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The immutable laws of management
The ‘management physics’ analogy has really caught on. But does it make any sense?
There’s an old academics’ joke that goes: why are economists jealous of physicists? Because the physicists have three laws to explain 99% of phenomena, while the economists have 99 laws to explain 3% of phenomena.
Management is much more like economics than physics, being to do with the behaviour of people, not things. Unfortunately, this doesn’t stop management theorists or practitioners succumbing to physics envy. One of Jim Collins’s bestselling books actually claims to reveal the ‘immutable laws of management physics’. In other words, follow these rules and you will be successful, just as the earth will continue to orbit the sun. Seductive, but highly dangerous.
Management isn’t physics, for many reasons. One is that success in management is relative, not absolute. Consider, for instance, another management concept, Blue Ocean Strategy. This is a good idea, provided you are the only one who has it. But once everyone has got hold of it, it becomes self-defeating. As soon as the smallest patch of ‘blue ocean’ appears, it becomes the most hotly contested area of the whole market.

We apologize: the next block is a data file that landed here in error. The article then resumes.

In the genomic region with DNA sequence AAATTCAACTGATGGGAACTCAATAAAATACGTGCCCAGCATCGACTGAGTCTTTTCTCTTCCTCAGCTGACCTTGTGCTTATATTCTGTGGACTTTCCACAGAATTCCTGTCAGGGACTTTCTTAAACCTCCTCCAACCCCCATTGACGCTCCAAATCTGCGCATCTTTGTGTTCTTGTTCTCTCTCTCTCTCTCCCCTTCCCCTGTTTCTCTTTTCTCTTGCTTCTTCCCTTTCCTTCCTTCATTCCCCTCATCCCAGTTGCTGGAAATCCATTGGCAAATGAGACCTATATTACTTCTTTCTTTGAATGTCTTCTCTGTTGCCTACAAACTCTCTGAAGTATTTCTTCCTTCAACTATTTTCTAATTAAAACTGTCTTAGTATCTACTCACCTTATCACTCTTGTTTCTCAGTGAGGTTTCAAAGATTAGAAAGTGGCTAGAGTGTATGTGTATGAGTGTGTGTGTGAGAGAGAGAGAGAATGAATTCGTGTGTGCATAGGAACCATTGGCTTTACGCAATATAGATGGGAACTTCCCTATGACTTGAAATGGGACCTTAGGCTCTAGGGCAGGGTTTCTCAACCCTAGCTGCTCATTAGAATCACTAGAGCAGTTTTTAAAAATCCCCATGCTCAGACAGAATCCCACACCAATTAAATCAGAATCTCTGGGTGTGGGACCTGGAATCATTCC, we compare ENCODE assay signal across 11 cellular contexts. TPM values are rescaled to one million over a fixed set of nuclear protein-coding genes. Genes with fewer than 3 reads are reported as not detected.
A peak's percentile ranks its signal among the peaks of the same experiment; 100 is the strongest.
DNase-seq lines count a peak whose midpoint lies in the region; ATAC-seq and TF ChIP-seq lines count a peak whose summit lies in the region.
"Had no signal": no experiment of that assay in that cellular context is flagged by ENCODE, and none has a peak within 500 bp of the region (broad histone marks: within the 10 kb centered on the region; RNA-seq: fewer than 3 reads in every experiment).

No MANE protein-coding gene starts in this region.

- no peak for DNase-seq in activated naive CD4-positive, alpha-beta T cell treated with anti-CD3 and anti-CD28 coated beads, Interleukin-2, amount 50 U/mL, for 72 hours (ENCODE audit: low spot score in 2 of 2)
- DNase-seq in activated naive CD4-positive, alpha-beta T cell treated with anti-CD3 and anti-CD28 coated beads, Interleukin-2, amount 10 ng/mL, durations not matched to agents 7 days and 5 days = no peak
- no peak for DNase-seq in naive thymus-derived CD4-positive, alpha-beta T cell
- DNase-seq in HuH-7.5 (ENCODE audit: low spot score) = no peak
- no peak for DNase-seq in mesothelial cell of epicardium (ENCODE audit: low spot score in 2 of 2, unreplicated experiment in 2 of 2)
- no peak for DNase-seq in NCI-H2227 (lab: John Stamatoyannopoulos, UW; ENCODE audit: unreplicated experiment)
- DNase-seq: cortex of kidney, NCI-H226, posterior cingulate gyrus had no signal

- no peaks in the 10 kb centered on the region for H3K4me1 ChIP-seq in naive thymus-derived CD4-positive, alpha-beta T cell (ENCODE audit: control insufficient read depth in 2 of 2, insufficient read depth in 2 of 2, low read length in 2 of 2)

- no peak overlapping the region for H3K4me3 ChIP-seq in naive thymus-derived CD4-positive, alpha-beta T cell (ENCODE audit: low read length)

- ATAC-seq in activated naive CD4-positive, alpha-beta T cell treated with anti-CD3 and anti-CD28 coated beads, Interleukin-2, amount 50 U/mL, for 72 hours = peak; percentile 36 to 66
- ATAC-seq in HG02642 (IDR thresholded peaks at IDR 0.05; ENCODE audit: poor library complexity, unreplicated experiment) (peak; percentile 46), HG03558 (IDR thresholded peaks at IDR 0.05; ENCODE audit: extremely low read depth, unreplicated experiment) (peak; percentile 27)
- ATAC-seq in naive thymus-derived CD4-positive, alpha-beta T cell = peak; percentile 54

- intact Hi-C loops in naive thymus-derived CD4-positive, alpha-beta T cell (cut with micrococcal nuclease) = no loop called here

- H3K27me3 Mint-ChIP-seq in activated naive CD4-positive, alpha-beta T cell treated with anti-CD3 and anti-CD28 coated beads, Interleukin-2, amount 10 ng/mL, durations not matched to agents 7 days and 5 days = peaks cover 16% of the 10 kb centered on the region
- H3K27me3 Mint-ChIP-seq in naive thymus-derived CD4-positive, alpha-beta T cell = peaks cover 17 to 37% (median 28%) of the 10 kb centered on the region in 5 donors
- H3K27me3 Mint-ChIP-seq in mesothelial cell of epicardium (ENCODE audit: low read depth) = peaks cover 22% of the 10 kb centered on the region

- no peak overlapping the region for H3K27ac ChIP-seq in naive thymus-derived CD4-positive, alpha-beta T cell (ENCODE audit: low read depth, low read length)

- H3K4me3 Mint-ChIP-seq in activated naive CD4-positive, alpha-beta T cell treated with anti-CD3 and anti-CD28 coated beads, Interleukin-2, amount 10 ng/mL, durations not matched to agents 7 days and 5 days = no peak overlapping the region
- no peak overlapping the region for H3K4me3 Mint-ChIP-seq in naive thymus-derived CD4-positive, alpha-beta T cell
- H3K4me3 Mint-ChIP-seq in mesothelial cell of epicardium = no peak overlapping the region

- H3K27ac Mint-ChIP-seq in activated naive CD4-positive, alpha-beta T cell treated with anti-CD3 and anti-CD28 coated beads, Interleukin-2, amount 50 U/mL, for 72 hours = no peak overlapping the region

The physics analogy also breaks down because we are dealing with people, not objects. I can use physics to accurately predict the motion of billiard balls on a table. But I don’t have to deal with those billiard balls having a point of view about which end of the table is most fashionable, or wondering whether they want to be pushed around on a table at all.
Collins’s ‘management physics’ has been debunked in Phil Rosenzweig’s excellent The Halo Effect. Yet Collins’s Good to Great ranks 1,092 on Amazon, while The Halo Effect trails below 250 000.
You could see this as an affront to reason, but there’s a more pragmatic response. In a world where so many are pursuing illusions, what could you achieve if you had the intelligence to see things as they are?